Your cardiovascular system loves when you exercise, but also may love it just as much when you get your vitamin C.
Can vitamin C be as good for your cardiovascular system as working out? A new small study from University of Colorado, Boulder compared the effects of vitamin C and exercise on the protein known as endothelin-1, which has a constricting action on small blood vessels.
The protein's activity is raised in those who are overweight, and because of this, small vessels are more prone to constricting and becoming less responsive to blood flow demand and increasing the risk of vascular disease. Exercise has been shown to reduce endothelin-1 activity - thus improving blood flow.
Caitlin Dow, PhD, postdoctoral research fellow at the University of Colorado, Boulder, led the study and found that supplementation of vitamin C at a time-release dose of 500 mg daily reduced endothelin-1-mediated vessel constriction as much as walking did. Keep in mind this was just a small study but highlights the importance of both exercise and a diet rich in vitamins and minerals.
More on vitamin C:
Vitamin C, also called ascorbic acid, is water soluble, therefore easily excreted from the body when consumed in excess. It’s critical for the metabolism of living creatures; surprisingly almost all mammals use their own cells to make it, except for humans, guinea pigs, gorillas, bats, chimps, and birds, who need to eat foods with this essential vitamin.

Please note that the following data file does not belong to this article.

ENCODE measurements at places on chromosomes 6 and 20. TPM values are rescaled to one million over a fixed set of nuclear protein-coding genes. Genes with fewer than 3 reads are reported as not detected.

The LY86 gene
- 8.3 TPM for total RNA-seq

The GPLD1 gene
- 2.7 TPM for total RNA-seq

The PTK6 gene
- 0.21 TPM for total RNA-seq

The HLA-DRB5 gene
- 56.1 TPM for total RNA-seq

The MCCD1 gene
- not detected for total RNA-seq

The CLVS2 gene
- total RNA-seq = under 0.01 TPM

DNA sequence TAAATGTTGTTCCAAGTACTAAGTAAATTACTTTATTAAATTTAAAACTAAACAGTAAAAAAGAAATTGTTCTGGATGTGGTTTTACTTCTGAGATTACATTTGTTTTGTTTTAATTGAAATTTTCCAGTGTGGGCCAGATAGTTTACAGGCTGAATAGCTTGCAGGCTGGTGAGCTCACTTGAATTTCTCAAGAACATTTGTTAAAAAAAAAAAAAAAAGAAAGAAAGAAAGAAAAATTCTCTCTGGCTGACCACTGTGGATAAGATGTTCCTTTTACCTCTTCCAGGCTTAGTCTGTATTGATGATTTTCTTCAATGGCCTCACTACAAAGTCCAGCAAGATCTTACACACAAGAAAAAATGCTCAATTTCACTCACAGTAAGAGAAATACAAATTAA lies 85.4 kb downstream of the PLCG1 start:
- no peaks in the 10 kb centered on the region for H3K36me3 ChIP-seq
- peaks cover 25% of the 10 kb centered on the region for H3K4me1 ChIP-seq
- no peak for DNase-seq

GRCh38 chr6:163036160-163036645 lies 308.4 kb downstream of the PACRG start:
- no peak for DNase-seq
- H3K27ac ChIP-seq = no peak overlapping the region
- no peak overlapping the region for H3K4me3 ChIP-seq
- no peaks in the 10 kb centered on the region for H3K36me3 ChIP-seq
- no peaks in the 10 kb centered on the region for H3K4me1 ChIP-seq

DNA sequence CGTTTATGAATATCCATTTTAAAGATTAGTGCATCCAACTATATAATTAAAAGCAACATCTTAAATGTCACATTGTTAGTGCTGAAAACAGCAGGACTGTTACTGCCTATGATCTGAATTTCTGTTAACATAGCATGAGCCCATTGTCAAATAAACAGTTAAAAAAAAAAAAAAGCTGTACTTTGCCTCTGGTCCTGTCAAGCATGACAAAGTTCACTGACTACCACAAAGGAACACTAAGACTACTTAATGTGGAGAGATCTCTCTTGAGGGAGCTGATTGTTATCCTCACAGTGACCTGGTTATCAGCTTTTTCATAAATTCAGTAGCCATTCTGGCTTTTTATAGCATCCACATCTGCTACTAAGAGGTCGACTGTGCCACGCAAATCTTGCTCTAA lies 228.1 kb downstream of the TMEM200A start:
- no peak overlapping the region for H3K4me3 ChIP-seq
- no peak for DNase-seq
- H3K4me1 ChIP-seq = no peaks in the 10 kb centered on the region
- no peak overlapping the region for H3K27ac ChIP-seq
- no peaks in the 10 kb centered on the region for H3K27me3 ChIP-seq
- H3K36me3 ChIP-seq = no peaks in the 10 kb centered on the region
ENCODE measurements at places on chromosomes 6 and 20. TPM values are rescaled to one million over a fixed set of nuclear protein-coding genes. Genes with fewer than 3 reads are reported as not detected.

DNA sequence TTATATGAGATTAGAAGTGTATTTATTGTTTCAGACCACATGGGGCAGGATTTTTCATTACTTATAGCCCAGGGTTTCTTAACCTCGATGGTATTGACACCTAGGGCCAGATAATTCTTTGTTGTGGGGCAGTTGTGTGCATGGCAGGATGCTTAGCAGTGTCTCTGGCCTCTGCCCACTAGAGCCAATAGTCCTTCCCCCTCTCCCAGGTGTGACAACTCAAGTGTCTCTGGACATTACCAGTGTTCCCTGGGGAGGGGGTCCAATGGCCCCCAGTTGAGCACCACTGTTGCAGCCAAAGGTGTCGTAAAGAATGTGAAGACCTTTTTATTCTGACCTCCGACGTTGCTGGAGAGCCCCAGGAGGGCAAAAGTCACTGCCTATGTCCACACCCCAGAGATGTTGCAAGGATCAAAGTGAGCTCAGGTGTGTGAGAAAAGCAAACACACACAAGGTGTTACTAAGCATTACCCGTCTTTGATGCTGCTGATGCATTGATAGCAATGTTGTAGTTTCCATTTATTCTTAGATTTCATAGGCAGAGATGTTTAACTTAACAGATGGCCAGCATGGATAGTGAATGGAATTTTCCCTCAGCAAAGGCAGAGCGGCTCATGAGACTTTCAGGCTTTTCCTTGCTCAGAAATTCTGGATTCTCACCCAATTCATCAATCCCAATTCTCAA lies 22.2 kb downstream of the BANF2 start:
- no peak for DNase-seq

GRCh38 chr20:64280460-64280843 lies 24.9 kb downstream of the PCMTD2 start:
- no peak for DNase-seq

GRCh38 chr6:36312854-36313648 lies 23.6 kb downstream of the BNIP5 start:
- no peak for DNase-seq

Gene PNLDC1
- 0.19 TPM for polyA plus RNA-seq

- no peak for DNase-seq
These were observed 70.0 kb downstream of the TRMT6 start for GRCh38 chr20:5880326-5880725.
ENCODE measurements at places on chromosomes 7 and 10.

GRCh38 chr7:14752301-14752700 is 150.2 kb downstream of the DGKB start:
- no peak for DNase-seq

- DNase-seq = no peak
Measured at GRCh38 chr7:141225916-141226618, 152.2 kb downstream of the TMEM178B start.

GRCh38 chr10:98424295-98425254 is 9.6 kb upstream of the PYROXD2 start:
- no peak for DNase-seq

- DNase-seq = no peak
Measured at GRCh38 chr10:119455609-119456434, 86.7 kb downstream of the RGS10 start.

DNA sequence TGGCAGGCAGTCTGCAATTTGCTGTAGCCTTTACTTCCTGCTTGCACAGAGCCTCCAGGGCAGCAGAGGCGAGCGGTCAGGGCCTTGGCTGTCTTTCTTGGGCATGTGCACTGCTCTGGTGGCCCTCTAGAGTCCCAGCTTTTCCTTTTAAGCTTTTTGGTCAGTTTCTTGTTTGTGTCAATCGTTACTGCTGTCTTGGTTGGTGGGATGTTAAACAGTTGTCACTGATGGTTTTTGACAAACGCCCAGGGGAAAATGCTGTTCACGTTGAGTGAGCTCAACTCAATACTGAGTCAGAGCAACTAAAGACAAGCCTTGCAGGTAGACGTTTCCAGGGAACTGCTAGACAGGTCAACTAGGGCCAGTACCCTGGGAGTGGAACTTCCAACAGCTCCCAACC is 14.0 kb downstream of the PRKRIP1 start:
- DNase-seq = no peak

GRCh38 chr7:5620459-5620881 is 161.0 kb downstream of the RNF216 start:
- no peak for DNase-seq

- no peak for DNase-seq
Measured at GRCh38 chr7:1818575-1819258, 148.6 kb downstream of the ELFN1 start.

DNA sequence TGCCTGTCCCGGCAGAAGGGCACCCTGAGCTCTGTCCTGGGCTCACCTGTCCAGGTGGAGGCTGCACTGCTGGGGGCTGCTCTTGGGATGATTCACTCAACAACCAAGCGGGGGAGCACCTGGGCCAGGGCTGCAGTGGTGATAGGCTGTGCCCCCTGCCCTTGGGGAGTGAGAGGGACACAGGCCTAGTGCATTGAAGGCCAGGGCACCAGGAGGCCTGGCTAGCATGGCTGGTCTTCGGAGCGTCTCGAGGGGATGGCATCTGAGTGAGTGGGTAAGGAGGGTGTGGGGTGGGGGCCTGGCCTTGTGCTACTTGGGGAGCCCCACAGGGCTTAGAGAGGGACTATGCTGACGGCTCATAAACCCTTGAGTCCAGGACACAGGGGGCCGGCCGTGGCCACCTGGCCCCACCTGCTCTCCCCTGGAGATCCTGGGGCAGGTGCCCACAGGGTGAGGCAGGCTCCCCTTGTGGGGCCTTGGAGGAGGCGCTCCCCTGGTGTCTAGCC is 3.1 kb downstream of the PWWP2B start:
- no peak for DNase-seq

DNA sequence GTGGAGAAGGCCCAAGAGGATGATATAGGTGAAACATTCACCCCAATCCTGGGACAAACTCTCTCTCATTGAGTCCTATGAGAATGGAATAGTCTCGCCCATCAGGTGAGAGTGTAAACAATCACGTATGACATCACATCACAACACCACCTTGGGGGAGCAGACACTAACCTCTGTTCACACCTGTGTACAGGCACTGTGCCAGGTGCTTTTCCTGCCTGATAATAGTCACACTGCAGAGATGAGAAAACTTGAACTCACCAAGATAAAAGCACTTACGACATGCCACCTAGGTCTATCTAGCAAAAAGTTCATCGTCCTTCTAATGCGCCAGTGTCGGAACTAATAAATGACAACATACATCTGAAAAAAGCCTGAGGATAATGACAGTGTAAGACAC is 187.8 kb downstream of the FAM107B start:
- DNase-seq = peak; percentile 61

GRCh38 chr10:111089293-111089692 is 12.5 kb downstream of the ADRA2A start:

This critical nutrient is believed to do wonders in improving the immune system and keeping colds and flus at bay as well as protecting against cardiovascular diseases, cancers, joint diseases, and cataracts, which are all associated with low levels of vitamin C intake. Vitamin C achieves much of its protective effect by functioning as an antioxidant, mopping up free radicals. Structures that contain fat are also particularly dependent on vitamin C for protection.
Head to the produce aisle for vitamin C rich foods!
The richest sources of vitamin C are sweet peppers, black currants, broccoli, brussel sprouts, kale, and turnip greens. Other prime sources for vitamin C include papayas and mangoes, pineapple, strawberries, citrus fruits, kiwi, cantaloupe, honeydew and watermelon. Other vegetables high in vitamin C are okra, squash, cabbage, dark leafy greens, cauliflower, peas, sweet potatoes, and asparagus.
Vitamin C is heat sensitive so the longer you cook veggies, the more the vitamin decreases; raw, fresh vegetables contain the most. The faster and lower heat the cooking method, the better!